• Sex and the Ophthalmic Literature

    By Lynda Seminara
    Selected and Reviewed By: Neil M. Bressler, MD, and Deputy Editors

    Journal Highlights

    JAMA Ophthalmology, November 2019

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    Is there a gap with regard to the sex of authors of ophthalmic studies? Kramer et al. performed a bibliometric analysis of published ophthalmic literature to compare authorship by sex and gain understanding of women’s and men’s preponderance and position in article bylines. The results showed that women represented roughly 35% of authorships and were less likely than men to have key roles in the research. However, in recent years, the percentage of women whose names appear first or last in the byline has increased.

    For this study, the researchers looked at more than 10 years’ worth of original English-language articles published in ophthalmology journals that are in­dexed in the Web of Science. Data were acquired in August 2018. Given names were used to determine the sex of each author. Articles originating from China, South Korea, and Taiwan were excluded because of the high number of unisex names. A prestige index, reflecting byline position, was calculated.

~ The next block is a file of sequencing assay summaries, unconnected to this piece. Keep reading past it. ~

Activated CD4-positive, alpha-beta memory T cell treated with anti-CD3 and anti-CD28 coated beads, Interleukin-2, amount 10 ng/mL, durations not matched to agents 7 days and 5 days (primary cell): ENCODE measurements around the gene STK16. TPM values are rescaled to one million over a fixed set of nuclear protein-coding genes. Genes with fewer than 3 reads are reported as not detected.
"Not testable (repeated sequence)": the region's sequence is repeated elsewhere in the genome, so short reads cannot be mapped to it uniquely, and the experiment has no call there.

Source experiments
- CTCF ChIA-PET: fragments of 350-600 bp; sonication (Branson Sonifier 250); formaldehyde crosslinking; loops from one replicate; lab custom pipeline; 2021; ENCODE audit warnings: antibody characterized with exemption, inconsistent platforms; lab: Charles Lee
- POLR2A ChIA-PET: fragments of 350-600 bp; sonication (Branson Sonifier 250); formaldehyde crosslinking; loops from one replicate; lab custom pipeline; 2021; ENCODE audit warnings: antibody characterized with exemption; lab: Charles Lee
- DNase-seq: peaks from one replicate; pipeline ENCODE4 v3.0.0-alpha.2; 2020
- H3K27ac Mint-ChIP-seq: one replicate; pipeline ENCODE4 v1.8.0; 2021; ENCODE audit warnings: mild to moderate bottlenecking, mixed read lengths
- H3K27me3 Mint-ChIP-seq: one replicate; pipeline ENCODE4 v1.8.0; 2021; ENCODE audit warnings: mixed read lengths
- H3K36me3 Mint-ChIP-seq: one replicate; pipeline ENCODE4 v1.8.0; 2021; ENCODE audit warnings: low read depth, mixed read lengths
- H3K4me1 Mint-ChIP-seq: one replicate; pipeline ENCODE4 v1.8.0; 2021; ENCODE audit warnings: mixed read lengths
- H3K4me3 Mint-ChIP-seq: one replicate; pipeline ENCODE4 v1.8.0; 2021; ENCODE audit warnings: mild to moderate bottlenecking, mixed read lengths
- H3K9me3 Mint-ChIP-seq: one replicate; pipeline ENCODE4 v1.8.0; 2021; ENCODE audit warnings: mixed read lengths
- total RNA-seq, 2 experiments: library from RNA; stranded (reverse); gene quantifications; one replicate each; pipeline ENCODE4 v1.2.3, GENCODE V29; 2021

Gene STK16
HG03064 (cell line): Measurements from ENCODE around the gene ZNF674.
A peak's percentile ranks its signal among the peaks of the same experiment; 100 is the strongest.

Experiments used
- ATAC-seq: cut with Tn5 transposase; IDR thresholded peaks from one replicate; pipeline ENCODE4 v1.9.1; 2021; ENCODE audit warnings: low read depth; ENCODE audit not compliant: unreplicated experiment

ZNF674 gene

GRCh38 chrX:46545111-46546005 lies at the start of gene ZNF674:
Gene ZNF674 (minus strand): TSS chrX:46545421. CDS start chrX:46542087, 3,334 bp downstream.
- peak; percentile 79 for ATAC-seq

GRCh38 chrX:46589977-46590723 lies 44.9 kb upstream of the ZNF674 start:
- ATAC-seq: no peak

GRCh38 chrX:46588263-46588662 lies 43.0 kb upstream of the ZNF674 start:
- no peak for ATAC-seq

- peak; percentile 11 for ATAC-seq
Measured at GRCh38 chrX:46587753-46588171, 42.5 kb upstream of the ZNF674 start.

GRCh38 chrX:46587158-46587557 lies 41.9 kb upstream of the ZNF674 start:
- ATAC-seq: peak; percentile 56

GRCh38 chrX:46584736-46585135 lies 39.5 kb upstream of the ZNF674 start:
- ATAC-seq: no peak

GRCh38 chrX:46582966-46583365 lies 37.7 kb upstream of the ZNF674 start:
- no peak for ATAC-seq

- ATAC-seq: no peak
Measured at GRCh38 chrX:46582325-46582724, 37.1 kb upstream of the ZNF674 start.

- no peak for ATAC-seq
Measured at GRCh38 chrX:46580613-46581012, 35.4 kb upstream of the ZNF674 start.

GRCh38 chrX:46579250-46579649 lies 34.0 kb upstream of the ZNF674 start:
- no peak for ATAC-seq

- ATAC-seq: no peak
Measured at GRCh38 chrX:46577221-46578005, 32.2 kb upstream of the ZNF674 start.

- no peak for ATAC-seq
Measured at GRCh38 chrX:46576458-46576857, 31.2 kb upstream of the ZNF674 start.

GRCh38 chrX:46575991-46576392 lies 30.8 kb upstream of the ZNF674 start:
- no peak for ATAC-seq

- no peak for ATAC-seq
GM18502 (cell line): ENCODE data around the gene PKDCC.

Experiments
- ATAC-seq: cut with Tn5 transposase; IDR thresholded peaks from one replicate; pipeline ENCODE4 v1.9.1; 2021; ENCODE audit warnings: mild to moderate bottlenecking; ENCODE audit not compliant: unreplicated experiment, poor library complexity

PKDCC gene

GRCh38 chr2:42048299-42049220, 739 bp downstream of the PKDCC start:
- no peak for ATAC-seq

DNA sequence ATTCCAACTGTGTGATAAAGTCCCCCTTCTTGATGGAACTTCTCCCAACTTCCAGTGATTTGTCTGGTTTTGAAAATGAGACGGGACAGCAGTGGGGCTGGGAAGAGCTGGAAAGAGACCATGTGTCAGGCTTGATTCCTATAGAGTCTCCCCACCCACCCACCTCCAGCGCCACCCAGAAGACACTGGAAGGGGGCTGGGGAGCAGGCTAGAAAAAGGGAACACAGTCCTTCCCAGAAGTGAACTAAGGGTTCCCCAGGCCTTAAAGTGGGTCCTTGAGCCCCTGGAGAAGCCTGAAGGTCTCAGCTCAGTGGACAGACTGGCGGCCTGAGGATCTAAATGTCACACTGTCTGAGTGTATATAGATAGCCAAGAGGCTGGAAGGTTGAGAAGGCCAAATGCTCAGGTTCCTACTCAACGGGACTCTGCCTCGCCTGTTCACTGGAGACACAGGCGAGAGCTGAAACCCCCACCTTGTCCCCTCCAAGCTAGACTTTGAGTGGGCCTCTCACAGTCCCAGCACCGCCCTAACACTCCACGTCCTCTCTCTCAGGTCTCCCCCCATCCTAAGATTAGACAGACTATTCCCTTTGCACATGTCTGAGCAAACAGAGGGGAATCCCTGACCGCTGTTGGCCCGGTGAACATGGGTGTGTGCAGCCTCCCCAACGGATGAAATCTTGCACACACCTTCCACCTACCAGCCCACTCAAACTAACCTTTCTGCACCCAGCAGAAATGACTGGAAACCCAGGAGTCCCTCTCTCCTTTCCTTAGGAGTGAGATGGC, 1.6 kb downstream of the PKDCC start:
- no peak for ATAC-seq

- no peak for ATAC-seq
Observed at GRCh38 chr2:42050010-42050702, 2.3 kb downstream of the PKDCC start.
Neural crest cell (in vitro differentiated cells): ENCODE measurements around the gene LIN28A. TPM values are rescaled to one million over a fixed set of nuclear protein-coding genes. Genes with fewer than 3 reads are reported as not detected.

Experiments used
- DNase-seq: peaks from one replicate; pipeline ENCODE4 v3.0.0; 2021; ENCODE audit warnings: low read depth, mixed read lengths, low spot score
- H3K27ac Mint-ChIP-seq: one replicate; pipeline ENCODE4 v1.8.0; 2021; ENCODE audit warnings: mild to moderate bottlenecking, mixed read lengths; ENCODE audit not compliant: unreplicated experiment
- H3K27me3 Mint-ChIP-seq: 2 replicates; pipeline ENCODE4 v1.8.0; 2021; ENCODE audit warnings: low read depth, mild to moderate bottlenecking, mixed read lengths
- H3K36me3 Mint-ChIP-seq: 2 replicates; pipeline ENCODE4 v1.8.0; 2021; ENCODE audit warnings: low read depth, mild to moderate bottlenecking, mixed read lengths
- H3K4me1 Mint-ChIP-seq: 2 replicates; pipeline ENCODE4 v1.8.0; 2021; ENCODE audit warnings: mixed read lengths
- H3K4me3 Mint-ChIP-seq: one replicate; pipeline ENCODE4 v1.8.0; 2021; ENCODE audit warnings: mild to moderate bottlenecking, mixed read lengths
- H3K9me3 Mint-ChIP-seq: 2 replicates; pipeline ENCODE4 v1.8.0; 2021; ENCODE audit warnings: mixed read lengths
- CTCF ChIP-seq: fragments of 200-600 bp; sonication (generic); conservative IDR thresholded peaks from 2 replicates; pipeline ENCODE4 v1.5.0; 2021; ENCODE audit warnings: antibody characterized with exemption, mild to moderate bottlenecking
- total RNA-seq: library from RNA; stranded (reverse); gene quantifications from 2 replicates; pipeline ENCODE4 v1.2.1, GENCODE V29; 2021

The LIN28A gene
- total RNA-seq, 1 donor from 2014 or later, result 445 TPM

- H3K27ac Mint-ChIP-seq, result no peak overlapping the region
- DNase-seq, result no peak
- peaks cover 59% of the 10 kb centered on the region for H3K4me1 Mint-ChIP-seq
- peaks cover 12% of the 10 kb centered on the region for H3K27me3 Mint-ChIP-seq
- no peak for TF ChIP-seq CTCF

Outcome measures included the proportion of female authorships, odds ratios of women being listed first and last in bylines, rates of citation, and transnational female representation within ophthalmic research.

    Overall, 87,640 original articles were published among 248 ophthalmologic journals. Of the 344,433 authorships, 120,305 were by females (34.9%). Women represented 37.1% of first-listed authors, 36.7% of coauthors, and 27.1% of authors listed last. The female-to-male odds ratio was 1.12 for first authorships, 1.20 for coauthor­ships, and 0.63 for last authorships. The annual rate of increase in authorship by females was 1.6% overall, 1.6% for first authorship, 1.3% for coauthorship, and 2.5% for last authorship. Women were underrepresented in prestigious authorships (prestige index, −0.22). Articles with women in key authorship roles were cited slightly less frequently than those with men in key roles. On average, females were less prolific than males: 42.5% of female authors were responsible for the 34.9% of all author­ships. No particular journal or country provided better chances for women to be in prestigious authorship roles.

    The authors forecast that female authorship will grow to 44.1% by 2028, accompanied by sex-neutral distri­bution of prestigious roles. (See also related commentary by Irena Tsui, MD, in the same issue.)

    The original article can be found here.